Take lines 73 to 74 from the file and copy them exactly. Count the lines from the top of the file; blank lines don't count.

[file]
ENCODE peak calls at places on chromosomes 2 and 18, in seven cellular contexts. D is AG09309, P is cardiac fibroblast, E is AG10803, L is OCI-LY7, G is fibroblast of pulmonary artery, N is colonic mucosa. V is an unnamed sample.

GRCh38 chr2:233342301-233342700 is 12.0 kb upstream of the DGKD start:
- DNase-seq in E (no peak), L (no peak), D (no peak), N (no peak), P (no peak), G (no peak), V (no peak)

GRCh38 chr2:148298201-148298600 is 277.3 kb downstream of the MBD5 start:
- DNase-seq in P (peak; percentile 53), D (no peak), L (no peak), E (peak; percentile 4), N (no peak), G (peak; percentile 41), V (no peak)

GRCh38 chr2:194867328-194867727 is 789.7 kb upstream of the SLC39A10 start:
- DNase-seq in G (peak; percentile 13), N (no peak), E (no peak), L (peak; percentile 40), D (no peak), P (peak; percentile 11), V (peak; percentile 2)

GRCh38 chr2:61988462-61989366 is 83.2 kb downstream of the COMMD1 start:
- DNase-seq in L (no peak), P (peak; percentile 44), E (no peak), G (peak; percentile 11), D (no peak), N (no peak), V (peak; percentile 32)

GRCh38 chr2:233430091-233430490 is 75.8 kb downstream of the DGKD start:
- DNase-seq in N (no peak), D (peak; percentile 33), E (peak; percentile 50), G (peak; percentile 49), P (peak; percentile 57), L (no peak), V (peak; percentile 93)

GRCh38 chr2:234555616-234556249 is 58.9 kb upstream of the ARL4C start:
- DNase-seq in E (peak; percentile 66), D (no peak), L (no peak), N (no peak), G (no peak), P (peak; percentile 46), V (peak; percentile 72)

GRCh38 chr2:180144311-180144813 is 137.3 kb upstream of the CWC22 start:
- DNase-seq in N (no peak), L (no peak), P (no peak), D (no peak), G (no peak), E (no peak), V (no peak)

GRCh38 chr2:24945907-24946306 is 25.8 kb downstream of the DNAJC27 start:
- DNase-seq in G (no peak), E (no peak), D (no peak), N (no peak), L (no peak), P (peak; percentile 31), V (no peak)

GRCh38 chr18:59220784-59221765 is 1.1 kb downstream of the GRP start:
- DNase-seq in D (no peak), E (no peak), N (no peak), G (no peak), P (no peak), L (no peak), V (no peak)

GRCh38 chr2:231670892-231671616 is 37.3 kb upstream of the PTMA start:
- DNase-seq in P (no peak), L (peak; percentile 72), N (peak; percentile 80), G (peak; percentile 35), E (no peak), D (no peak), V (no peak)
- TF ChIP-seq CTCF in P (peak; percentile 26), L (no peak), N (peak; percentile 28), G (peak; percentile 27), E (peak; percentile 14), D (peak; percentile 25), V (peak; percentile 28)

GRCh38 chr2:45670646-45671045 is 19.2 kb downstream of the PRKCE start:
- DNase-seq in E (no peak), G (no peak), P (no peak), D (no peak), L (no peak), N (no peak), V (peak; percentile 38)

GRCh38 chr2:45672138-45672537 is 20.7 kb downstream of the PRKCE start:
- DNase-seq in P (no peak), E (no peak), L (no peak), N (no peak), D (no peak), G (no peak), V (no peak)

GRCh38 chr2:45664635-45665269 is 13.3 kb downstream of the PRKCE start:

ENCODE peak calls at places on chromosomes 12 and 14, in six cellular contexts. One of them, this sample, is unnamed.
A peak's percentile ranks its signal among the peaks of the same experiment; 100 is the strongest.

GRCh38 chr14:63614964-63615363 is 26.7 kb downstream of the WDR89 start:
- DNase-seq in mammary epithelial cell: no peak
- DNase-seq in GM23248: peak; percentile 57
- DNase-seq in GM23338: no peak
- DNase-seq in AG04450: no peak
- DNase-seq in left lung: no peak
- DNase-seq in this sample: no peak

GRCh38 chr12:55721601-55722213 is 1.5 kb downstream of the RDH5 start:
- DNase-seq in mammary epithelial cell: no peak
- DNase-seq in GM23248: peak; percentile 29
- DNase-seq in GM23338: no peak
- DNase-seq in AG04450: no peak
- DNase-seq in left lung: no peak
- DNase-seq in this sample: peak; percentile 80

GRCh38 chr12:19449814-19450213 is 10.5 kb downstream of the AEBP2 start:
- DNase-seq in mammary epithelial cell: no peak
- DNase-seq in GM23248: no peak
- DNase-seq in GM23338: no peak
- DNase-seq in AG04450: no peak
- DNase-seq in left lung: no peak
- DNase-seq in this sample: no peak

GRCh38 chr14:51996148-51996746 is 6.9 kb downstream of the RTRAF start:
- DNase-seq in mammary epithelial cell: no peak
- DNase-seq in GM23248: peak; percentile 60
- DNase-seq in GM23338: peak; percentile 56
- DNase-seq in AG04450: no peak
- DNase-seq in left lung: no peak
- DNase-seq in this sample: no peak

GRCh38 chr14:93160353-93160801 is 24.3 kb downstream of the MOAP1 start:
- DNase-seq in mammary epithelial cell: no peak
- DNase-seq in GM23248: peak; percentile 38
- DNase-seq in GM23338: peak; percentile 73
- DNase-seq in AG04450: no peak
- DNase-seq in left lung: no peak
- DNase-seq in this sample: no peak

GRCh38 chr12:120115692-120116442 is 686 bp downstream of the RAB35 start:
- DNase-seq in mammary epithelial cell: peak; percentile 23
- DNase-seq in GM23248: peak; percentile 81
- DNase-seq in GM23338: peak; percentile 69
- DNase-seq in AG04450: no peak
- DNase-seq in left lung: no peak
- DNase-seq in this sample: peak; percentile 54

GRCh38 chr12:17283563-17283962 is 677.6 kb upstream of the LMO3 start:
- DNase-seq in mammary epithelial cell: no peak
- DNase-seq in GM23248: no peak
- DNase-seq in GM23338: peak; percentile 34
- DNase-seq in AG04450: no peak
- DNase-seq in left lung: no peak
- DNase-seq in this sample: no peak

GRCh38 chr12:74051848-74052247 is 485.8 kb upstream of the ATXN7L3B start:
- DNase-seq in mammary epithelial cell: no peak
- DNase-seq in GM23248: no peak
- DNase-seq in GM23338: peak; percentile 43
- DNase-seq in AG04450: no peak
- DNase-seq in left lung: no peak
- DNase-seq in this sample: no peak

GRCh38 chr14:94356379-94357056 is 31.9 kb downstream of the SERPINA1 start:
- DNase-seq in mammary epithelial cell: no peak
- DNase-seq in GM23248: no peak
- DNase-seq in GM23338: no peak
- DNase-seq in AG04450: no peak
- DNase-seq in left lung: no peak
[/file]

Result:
- DNase-seq in mammary epithelial cell: no peak
- DNase-seq in GM23248: no peak